Recently a Facebook group asked its followers what they thought of a Plus Size Barbie.
Though the mock-up (see above) got the thumbs up from over 40,000 people, several thousand others left comments disparaging the look or "message" a fat Barbie might send.
Barbie was invented in 1959 and has since become a touchstone of American culture and feminist discourse, with many arguing that the doll in its current form promotes an impossible ideal.
My relationship to Barbie in childhood was characterized by desire, admiration and the implicit knowledge that she was more than a doll with great boobs. One year for my birthday I was given a Barbie knock-off with bigger feet and a longer face. I rejected that faux Barbie because she was sacrilegious in my mind.
Real Barbie was dainty. Real Barbie was perfect : white, thin, with great outfits and a cute boyfriend who loved her.
Most of my Barbie memories involve bath time (some of the only alone time I got as a little girl) and working out confusing stuff (like romance and boys) through role plays with Barbie, her crew and Ken. I knew she represented something bigger, something I was supposed to want, something I did want.
The significance of dolls in developmental psychology has been exemplified by the 1940s Clark studies in which Black children were asked to choose which of two dolls - one black, one white - they prefered and overwhelmingly chose the white doll. This study was conducted again in 2006 with similar results. Dolls seem to play the role of confirming - among other things - cultural ideals, which can be internalized and potentially affect long-term ideas of self worth and belonging.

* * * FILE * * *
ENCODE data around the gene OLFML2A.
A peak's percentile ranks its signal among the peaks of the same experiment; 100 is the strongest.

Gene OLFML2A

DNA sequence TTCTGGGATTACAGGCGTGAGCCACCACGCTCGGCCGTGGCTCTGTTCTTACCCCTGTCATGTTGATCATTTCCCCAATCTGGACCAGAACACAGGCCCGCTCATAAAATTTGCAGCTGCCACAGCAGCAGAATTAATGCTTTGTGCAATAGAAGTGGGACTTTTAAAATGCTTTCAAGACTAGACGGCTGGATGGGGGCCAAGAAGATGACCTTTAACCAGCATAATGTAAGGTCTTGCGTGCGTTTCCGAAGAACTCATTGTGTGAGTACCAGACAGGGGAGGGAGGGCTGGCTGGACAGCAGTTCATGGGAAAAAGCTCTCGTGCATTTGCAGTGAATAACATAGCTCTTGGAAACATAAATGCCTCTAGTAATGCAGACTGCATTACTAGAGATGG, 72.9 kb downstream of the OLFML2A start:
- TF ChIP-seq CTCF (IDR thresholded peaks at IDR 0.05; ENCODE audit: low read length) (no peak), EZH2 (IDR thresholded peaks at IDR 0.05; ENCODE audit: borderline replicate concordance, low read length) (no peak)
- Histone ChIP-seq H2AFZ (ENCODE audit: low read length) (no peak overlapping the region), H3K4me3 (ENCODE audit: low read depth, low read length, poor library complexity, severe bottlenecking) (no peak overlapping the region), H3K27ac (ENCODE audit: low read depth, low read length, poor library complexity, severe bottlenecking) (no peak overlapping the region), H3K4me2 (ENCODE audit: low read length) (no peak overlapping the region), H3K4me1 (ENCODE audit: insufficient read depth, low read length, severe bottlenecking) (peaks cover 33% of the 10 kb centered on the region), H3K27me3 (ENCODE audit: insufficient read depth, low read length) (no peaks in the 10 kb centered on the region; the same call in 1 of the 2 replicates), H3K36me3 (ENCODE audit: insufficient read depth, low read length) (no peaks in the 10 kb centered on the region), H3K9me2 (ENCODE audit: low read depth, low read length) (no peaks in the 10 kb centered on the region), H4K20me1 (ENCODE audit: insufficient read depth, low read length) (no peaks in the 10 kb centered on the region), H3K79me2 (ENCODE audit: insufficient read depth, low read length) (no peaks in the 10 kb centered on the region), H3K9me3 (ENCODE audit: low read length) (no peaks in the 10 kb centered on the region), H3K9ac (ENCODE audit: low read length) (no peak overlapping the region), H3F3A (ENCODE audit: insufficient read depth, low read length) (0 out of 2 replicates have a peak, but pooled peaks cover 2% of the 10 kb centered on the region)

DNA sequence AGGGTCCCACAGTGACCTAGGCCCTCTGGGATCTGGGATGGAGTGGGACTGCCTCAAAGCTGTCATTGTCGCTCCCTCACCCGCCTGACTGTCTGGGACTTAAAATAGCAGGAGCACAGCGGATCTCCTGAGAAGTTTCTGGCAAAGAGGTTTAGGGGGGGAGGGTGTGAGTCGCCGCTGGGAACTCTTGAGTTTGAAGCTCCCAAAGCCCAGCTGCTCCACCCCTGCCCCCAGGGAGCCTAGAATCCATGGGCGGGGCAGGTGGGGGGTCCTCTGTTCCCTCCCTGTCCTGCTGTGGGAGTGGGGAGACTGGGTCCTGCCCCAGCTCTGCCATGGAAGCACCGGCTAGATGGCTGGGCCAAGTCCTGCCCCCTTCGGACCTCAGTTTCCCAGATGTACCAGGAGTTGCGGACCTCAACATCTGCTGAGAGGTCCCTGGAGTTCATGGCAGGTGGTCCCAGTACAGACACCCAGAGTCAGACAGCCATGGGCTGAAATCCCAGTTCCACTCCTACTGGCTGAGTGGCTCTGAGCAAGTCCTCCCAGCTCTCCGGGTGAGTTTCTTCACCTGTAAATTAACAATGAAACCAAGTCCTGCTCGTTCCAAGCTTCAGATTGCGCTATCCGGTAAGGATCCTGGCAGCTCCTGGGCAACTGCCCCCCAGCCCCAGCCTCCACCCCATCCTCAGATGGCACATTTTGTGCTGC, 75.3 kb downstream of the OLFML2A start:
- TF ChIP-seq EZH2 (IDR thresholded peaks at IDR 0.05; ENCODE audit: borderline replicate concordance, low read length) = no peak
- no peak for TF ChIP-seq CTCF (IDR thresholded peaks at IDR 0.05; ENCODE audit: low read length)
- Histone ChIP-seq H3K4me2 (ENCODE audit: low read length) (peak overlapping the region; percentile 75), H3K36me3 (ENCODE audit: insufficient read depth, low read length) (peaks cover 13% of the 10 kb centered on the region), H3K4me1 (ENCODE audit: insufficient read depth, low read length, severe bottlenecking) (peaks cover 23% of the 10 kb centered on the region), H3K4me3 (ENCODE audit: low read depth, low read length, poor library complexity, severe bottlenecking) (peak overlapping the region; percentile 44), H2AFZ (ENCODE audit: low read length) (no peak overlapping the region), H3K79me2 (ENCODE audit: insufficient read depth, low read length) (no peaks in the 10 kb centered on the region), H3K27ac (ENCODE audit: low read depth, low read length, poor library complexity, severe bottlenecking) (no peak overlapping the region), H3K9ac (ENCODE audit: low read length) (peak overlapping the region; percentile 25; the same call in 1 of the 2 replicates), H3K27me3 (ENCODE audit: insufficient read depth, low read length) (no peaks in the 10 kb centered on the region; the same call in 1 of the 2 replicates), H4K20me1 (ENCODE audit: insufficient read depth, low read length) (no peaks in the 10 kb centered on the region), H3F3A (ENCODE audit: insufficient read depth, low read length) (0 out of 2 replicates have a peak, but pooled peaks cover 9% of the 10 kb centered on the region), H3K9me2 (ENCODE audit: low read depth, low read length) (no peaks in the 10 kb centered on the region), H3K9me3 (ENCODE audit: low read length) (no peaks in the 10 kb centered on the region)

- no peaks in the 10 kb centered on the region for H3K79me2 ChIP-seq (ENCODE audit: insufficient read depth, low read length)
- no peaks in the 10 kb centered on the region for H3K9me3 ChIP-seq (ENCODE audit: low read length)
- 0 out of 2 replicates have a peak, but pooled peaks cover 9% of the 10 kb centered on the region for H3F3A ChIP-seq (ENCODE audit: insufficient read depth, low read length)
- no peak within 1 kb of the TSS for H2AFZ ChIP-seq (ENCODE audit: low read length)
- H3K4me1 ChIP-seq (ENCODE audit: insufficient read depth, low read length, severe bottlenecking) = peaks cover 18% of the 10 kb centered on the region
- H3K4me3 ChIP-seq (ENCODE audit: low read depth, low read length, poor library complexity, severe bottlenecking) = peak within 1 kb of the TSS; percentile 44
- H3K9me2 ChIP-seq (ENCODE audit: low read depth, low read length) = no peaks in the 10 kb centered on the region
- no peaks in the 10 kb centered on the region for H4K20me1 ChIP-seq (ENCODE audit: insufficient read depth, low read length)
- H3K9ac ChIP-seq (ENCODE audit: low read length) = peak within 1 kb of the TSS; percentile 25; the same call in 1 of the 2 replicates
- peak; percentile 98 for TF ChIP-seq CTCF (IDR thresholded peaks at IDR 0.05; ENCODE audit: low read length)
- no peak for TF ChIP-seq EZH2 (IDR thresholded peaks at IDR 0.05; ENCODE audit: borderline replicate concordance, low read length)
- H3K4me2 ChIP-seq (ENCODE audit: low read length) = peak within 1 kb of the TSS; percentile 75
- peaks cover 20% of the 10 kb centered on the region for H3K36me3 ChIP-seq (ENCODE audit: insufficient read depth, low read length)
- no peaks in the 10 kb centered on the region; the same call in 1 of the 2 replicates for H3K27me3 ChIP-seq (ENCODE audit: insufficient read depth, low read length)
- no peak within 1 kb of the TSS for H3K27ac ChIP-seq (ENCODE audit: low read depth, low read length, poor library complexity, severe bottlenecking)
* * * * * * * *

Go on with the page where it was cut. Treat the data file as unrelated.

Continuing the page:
Barbie functions to showcase and teach children a kind of ideal American femininity. This ideal has been called into question as recently as last year.
Nikki Minaj's recent comandeering of the Barbie name and logo indicates the potential for Barbie to be critiqued, re-envisioned, and reclaimed. Likewise, Plus Size Barbie - and the anxiety she has drummed up online - serves to remind us that we are talking about much more than a plastic toy.
Make no mistake that Plus Size Barbie debate represents much more than a battle over the proportions of a doll but what American ideals of femininity are and will be.
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Virgie Tovar, MA is one of the nation's leading experts and lecturers on fat discrimination and body image. She is the founder of Babecamp (a 4 week online course focused on helping people break up with diet culture) and the editor of Hot & Heavy: Fierce Fat Girls on Life, Love and Fashion (Seal Press, 2012). She writes about the intersections of size, identity, sexuality and politics. See more updates on Facebook.